|Publication number||US5982814 A|
|Application number||US 08/691,063|
|Publication date||Nov 9, 1999|
|Filing date||Aug 1, 1996|
|Priority date||Aug 1, 1996|
|Publication number||08691063, 691063, US 5982814 A, US 5982814A, US-A-5982814, US5982814 A, US5982814A|
|Inventors||Han-Chung Yeh, Tseng Jan Hsu|
|Original Assignee||Pc-Tel, Inc.|
|Export Citation||BiBTeX, EndNote, RefMan|
|Patent Citations (8), Referenced by (41), Classifications (5), Legal Events (7)|
|External Links: USPTO, USPTO Assignment, Espacenet|
A portion of the disclosure of this patent document contains material which is subject to copyright protection. The copyright owner has no objection to the facsimile reproduction by anyone of the patent document or the patent disclosure, as it appears in the Patent and Trademark Office patent files or records, but otherwise reserves all copyright rights whatsoever.
1. Field of the Invention
This invention relates to modems in which the processor of a host computer executes procedures which implement modem functions or protocols.
2. Description of Related Art
Host signal processing (HSP) modems use a central processing unit (CPU) in a host computer to perform digital signal processing tasks which are performed by hardware in conventional modems. For example, a conventional modem receives data from a host computer, converts the data to an analog signal in compliance with a communication protocol, and transmits the analog signal on telephone lines. The conventional modem also receives an analog signal from telephone lines, extracts data from the analog signal, and transmits the data to the host computer.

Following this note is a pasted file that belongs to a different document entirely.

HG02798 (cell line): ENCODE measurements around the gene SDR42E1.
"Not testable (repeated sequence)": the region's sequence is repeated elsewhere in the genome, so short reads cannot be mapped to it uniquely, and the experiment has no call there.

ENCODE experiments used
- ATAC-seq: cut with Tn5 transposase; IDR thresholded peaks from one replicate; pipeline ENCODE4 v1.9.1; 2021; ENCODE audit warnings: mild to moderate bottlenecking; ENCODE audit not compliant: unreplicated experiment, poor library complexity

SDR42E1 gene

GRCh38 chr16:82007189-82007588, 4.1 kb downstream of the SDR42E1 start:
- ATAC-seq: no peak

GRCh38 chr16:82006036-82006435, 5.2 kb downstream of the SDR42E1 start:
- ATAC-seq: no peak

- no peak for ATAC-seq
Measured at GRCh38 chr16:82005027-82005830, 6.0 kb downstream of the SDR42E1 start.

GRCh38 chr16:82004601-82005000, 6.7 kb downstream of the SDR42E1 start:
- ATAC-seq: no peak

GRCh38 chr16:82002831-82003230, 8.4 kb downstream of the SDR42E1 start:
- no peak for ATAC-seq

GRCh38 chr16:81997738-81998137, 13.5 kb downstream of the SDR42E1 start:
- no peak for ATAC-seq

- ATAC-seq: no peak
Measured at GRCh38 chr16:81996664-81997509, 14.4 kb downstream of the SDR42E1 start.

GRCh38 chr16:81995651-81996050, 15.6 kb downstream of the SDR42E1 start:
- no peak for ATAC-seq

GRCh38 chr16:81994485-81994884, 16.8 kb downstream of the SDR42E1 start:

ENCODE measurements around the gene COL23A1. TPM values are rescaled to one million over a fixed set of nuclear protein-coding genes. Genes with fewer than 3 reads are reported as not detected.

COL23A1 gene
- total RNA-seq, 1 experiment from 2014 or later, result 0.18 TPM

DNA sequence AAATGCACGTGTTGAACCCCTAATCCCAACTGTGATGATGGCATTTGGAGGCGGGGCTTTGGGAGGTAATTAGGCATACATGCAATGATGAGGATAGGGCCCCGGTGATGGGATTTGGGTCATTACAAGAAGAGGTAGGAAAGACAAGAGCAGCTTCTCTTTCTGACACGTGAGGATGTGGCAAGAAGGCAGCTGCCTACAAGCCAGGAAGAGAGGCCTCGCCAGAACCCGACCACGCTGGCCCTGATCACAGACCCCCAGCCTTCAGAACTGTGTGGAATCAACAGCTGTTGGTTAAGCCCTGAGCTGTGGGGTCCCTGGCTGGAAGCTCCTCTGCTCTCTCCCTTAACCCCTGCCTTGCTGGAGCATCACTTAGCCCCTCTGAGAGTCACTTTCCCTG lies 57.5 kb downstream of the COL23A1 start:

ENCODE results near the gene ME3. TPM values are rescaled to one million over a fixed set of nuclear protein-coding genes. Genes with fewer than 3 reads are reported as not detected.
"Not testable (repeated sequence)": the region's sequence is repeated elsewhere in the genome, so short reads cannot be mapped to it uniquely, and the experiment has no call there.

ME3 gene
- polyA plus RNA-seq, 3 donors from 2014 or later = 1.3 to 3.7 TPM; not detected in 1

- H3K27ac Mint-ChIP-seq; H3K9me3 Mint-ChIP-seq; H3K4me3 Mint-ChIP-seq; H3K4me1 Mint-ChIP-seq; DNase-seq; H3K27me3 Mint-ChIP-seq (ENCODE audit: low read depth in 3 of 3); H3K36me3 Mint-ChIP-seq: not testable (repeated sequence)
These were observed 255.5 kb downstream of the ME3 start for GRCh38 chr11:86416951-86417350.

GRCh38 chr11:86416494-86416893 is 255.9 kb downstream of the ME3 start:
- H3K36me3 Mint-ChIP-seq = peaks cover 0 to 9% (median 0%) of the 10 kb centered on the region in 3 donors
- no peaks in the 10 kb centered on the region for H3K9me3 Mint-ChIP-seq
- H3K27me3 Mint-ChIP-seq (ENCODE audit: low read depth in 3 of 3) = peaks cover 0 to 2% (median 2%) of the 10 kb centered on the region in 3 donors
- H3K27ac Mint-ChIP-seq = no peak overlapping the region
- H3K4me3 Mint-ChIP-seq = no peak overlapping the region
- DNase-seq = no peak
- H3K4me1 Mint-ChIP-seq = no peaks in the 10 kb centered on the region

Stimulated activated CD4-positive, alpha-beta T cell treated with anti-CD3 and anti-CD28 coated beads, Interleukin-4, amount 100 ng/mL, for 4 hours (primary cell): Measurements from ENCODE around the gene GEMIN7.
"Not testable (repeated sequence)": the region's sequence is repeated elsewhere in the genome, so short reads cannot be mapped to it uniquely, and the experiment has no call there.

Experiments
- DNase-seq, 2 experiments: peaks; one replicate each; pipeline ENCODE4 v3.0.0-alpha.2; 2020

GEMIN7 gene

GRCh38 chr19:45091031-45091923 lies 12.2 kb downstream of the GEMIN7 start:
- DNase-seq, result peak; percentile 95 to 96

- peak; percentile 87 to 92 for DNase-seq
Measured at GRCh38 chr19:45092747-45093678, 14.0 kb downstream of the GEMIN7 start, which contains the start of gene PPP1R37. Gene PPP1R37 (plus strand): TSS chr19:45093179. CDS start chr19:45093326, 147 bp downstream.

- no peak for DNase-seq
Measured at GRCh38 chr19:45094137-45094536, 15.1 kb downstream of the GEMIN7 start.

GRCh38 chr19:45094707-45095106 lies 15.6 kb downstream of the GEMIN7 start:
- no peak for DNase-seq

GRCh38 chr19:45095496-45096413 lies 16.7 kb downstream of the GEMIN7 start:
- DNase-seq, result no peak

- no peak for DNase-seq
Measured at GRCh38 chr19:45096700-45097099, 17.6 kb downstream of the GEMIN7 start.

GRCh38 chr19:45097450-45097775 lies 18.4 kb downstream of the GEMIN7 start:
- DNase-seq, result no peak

For an HSP modem, the host computer executes software which performs many of the conversions performed by hardware in a conventional modem. Hardware in HSP modems performs simple analog-to-digital and digital-to-analog conversions such as converting a received analog signal to a series of digital samples which represent amplitudes of the received signal. The host computer executes software which interprets the samples according to a modem protocol and derives received data from the samples. The host computer also generates output samples which represent amplitudes of a transmitted analog signal in compliance with the modem protocol, and the hardware of the HSP modem converts the output samples into the transmitted analog signal.
Execution of HSP modem software typically occurs during periodic interrupts of the host CPU. During each such interrupt, the host CPU executes a task which reads a first block of digital samples from the modem hardware, extracts received data from the first block of samples, encodes data to be transmitted as a second block of digital samples representing an analog signal in accordance with a modem protocol, and writes the second block of digital samples to the modem hardware. Between interrupts, the modem hardware uses the second block of digital samples to maintain a continuous transmitted signal and collects a block of samples of the received signal to be read during the next interrupt. The blocks of digital samples have a size about equal to the sampling rate of the modem hardware times the time between consecutive interrupts. The amount of data represented by a block of samples depends on a data transfer rate for the modem protocol.
When compared to conventional modems, HSP modems have less complex (and less expensive) hardware because HSP modems do not require dedicated signal processors. However, HSP modems consume part of the host computer's processing power, and the varied available computing power of different host computers is a concern for HSP modems. For example, host CPUs for IBM PC compatible computers come in a variety of types (e.g. 486, 586, 686, Pentium, and K5) which operate at a variety of clock speeds. Some computer systems may be unable to execute HSP modem processes and still provide adequate performance for other applications such as communications software which is interrupted for modem processes. In a worst case, the host CPU has insufficient available processing power for the HSP modem alone, and the HSP modem is inoperable.